Translation:There are more advantages than disadvantages.
In English, Gav-ol's version would be the most natural way to say this, IMO, unless there was an actual list and the 'ads' numbered greater than the 'disads'. Then I'd say 'outnumbered'.
I do understand we're here for Swedish, and that other answers are closer to the language we're translating from.
That said, it's nice to see Zmrzlina's suggestion of a preferable translation, thank you. :-)
Another very natural Swedish way of saying what you want to express is just Fördelarna överväger. I agree with Zmrzlina though that what you want to say is something different from what the Swedish sentence here says. Keep in mind that this Swedish sentence is just a sentence – it is not a set phrase. It really doesn't mean that the advantages are more important than the disadvantages – only that there's a larger number of them.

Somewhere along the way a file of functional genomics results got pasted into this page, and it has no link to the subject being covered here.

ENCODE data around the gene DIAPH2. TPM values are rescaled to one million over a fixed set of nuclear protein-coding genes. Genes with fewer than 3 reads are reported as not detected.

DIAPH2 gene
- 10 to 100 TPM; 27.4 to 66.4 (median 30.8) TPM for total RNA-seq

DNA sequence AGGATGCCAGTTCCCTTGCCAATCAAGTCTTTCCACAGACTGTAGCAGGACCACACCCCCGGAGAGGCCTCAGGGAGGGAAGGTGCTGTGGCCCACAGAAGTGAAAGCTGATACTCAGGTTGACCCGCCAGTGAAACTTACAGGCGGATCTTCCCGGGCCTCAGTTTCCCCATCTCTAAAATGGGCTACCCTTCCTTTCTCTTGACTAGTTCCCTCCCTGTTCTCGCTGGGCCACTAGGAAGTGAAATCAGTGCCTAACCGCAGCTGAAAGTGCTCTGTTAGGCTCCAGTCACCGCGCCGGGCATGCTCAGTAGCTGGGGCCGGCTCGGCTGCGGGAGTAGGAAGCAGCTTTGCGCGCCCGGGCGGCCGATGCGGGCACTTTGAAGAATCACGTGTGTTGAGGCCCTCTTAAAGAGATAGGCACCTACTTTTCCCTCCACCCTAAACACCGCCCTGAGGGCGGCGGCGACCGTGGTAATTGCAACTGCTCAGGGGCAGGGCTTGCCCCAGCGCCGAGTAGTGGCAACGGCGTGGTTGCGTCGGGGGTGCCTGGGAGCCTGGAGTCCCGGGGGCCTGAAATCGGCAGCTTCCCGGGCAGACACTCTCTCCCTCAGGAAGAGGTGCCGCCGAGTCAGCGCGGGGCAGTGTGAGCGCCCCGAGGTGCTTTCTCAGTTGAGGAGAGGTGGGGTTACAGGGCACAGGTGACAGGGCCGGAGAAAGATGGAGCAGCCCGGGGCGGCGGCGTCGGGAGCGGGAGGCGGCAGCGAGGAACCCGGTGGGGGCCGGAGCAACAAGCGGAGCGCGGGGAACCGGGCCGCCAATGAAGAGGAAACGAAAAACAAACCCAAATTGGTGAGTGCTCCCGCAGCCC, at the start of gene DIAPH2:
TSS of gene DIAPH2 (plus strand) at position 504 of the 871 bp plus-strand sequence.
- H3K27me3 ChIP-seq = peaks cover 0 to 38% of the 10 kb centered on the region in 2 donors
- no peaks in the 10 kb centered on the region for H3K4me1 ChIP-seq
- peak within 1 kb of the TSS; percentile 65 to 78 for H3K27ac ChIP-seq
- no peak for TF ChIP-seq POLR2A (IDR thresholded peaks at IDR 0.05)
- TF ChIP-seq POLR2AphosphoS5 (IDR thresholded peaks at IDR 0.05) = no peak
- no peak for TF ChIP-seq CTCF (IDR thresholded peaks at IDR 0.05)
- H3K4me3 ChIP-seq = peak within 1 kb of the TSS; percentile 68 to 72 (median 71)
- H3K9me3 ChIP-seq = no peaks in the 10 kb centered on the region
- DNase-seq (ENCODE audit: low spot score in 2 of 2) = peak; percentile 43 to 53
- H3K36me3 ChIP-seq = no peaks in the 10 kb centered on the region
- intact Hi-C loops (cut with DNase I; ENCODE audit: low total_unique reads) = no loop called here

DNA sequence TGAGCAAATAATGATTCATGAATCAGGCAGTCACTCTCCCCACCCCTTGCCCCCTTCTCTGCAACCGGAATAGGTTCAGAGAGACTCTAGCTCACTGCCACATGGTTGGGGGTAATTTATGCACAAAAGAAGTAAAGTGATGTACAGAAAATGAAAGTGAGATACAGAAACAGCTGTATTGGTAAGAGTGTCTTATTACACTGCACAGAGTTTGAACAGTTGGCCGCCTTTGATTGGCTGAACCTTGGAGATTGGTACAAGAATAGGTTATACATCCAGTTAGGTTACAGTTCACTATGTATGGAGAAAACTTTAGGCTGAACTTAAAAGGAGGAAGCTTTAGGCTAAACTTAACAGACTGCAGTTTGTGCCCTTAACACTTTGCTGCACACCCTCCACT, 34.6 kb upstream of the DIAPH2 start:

This sentence is supposed to be translated from Swedish into English, so if you got it as a listen and type exercise, the answer is simply that you have to type what the voice actually said.
On the reverse sentence, flera is an accepted answer, but it's not the best one. In principle, fler means 'more numerous' for countable things (as in 'there are more X than Y') and flera means 'several' (Jag har flera katter 'I have several cats' but jag har fler katter än du 'I have more cats than you) but especially in the spoken language we tend to use flera for both.
I believe "The disadvantages are more than the disadvantages" is a better translation than the one I was supposed to make out of given words: "There are more advantages than disadvantages." Since there was no "the," I chose "advantages are more than disadvantages.
If it's supposed to be "There are more advantages than disadvantages," why wouldn't the Swedish be "Det finns fler fördelar än nackdelar"? In other words, I think this translation is wrong and should be changed. :/
Just leaving this here: As devalanteriel wrote earlier in another discussion (https://forum.duolingo.com/comment/7756693) fördel is derived from "the first - and better - part of something you split in two" (för + del)
With regard to this, in nackdel "nack(e)" actually means neck/back of the head/scruff. Although, I have not found any source for is exact etymology so far.
I hope it helps others.